Levine Communications Office

One of America's Premier Public Relations Firms

  • August 2022
    M T W T F S S
    1234567
    891011121314
    15161718192021
    22232425262728
    293031  

Posts Tagged ‘New York Times’

Quick Time Management Tips

Posted by Levine Communications Office on November 5, 2010

We recently received an email from six-time New York Times bestseller Neil Strauss containing some very valuable lessons. Since we found his email extremely helpful, we thought it would be beneficial to share some of these time management tips with all of you as well. Enjoy!

Neil Strauss

The books from which I picked up the following tips include “Getting Things Done” by David Allen; “First Things First” by Stephen Covey; and “No B.S. Time Management For Entrepreneurs” by Dan Kennedy.

1. Know what your time is worth. There’s an easy formula to calculate this: Take your earnings for the year. Divide that number by 1760. The resulting number is roughly what you make hourly in a work week. However, considering that statistically most people work for an average of one-third of a work hour, multiply that number by three. Now you know what your time is really worth. Treat it that way.

2. Make lists. For those of you who don’t keep running lists of the things you need to do, it’s time to start. Get to-do items off your mind and down on paper. Then prioritize them. One way to do so is to mark them as “A” tasks, which must get done right away; B tasks, which must get done that week; and less urgent C tasks, which simply need to get done sometime in the next six months.

3. Link what you do with your time to your longterm goals. With the Internet available as a constant distraction, most of us are constantly busy but not constantly productive. So always ask yourself: “Is what I’m doing right now bringing me any closer to my goals?”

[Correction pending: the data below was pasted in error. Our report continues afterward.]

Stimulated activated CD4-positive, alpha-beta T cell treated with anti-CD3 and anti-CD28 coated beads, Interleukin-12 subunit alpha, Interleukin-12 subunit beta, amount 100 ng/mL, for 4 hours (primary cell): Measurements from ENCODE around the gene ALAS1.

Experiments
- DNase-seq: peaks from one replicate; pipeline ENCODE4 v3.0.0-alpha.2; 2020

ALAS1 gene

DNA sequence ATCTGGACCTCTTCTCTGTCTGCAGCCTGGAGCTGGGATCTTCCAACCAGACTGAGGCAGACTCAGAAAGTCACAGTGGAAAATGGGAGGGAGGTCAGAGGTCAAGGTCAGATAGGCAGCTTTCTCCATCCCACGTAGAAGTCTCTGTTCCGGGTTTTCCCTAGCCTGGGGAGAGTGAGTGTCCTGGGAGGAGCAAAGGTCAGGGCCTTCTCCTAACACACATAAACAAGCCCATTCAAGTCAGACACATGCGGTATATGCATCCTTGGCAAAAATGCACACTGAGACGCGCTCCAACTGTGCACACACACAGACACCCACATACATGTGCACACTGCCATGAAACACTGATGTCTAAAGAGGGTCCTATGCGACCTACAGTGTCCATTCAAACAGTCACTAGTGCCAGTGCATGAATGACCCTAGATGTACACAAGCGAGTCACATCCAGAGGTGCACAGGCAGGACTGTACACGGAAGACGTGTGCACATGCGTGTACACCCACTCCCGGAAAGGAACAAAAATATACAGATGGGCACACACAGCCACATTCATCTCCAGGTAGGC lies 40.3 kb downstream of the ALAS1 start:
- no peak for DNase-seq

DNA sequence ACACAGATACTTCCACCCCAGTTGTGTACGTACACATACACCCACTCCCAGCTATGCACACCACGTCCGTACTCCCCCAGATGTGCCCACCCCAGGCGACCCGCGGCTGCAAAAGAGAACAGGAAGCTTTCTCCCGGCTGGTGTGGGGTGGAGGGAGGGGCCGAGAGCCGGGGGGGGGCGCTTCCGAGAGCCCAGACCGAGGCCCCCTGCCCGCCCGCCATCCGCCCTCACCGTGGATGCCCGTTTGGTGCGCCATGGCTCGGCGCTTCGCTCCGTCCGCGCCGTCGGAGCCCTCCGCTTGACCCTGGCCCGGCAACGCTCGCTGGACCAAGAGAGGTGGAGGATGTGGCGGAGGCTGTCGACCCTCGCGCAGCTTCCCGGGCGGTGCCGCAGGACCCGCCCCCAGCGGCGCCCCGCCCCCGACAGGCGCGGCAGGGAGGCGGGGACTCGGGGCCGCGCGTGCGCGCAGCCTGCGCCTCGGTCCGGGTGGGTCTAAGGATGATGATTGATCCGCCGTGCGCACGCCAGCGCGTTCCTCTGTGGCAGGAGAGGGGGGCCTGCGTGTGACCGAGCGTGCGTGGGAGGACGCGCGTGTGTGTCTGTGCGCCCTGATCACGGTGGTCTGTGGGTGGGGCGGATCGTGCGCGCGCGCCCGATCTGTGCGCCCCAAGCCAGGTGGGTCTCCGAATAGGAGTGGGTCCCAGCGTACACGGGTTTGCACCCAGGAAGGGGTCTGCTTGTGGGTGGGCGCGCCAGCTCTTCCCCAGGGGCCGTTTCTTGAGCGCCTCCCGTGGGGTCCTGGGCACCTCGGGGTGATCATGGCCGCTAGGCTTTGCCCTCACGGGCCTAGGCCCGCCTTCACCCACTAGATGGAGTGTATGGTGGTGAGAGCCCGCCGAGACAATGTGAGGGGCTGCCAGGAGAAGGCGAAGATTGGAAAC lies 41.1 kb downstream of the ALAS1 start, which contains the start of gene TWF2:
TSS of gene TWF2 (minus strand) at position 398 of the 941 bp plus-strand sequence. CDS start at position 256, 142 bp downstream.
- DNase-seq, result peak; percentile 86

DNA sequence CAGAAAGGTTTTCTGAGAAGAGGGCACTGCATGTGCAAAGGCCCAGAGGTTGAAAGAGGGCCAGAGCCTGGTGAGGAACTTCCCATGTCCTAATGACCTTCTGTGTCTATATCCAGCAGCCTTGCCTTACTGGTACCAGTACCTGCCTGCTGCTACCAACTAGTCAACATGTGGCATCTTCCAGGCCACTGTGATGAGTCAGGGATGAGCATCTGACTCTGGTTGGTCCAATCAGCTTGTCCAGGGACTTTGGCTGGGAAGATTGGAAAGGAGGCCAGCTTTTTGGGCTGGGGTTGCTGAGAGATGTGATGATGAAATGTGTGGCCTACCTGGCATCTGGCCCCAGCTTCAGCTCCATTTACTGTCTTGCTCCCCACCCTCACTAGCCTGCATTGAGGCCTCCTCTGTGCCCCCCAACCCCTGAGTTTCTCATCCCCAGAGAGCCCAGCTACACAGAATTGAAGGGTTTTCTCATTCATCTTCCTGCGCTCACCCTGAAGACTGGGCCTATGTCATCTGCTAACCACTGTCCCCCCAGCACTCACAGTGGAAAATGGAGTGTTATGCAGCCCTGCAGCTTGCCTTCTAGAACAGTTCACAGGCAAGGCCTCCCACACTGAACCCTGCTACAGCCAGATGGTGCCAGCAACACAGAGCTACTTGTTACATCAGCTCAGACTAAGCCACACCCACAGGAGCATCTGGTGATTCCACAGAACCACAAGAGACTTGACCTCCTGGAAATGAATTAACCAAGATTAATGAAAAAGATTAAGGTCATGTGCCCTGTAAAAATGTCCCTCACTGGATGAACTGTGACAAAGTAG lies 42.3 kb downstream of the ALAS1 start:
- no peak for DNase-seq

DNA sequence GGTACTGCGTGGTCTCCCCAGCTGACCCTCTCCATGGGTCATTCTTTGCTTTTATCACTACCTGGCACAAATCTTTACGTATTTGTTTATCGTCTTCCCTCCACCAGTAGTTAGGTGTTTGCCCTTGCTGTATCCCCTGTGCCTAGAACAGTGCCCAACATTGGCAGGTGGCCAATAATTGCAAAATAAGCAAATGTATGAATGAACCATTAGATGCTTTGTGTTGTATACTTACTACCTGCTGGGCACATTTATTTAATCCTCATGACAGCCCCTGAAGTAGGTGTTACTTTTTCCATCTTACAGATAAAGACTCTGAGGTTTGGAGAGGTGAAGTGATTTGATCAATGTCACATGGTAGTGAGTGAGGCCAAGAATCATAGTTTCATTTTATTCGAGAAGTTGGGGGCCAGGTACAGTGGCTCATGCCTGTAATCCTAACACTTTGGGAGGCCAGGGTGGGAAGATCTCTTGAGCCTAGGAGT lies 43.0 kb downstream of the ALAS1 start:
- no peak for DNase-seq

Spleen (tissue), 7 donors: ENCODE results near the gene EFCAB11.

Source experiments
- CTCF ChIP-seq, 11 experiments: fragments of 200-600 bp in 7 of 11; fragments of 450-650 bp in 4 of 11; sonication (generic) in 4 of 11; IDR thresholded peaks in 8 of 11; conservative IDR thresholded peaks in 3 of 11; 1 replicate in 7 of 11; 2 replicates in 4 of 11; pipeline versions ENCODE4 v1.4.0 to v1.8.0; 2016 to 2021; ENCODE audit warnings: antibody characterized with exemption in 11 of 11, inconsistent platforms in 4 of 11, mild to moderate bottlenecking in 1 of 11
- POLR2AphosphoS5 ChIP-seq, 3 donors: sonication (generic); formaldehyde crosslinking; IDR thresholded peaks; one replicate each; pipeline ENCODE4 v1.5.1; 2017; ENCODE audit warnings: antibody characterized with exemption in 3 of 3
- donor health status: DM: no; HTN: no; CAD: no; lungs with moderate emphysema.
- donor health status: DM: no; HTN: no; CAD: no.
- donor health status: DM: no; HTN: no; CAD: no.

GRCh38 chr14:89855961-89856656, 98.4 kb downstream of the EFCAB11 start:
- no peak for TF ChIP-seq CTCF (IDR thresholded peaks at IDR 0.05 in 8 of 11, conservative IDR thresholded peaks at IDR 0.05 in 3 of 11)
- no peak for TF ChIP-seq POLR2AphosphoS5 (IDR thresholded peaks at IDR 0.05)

4. Beware of people who suck up your time. Wean them off their dependence on you and teach them to respect your schedule. If they continue to call, text, or distract you, put them in their place politely. Explain, “I’m really busy, so I’m only dealing with things that are urgent do-or-die priorities. If what you need to talk to me about isn’t an emergency, let’s deal with it later in the week.” Handle your priorities first, not theirs. If your door is always open, people will always be walking through it.

5. Turn off the phone while you’re working and do not check your email, so that you aren’t constantly distracted. Most things can wait. Unless your work requires being available by phone and email all day, set yourself one or two specific windows of time during the day when you deal with emails, phone messages, texts, Facebook, and all the rest of the technological innovations that consume your time and energy.

6. Try to do something active and physical every day. Though it takes time, it improves focus, so you can use the time you do have more productively and feel better about yourself. In general, as we discussed in one of the first emails I sent you, the secret to happiness is living a balanced life.

7. In addition, a simple rule that most people have trouble following: Do the most important thing first, not the easiest thing to get it out of the way. There’s a book I haven’t read, but the title illustrates this point nicely: Never Check Email in the Morning.

You only live once and you never know when it’s going to end, so by making sure you get the most out of your time, you’ll also be making sure you get the most out of your life.

Posted in Clients | Tagged: , , , , , , , , , , , , , | Leave a Comment »